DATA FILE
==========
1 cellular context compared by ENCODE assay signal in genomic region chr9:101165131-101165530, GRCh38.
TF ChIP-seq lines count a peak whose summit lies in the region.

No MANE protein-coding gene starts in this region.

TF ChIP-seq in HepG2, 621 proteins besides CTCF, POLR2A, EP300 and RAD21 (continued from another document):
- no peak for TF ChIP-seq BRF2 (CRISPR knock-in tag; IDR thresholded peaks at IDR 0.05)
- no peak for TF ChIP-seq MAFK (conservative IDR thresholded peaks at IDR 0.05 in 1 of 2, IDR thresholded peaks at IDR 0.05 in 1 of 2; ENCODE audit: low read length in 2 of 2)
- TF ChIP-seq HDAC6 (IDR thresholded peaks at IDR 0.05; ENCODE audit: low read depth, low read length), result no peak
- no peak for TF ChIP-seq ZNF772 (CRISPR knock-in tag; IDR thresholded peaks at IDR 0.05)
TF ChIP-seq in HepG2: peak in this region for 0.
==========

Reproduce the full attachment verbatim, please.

1 cellular context compared by ENCODE assay signal in genomic region chr9:101165131-101165530, GRCh38.
TF ChIP-seq lines count a peak whose summit lies in the region.

No MANE protein-coding gene starts in this region.

TF ChIP-seq in HepG2, 621 proteins besides CTCF, POLR2A, EP300 and RAD21 (continued from another document):
- no peak for TF ChIP-seq BRF2 (CRISPR knock-in tag; IDR thresholded peaks at IDR 0.05)
- no peak for TF ChIP-seq MAFK (conservative IDR thresholded peaks at IDR 0.05 in 1 of 2, IDR thresholded peaks at IDR 0.05 in 1 of 2; ENCODE audit: low read length in 2 of 2)
- TF ChIP-seq HDAC6 (IDR thresholded peaks at IDR 0.05; ENCODE audit: low read depth, low read length), result no peak
- no peak for TF ChIP-seq ZNF772 (CRISPR knock-in tag; IDR thresholded peaks at IDR 0.05)
TF ChIP-seq in HepG2: peak in this region for 0.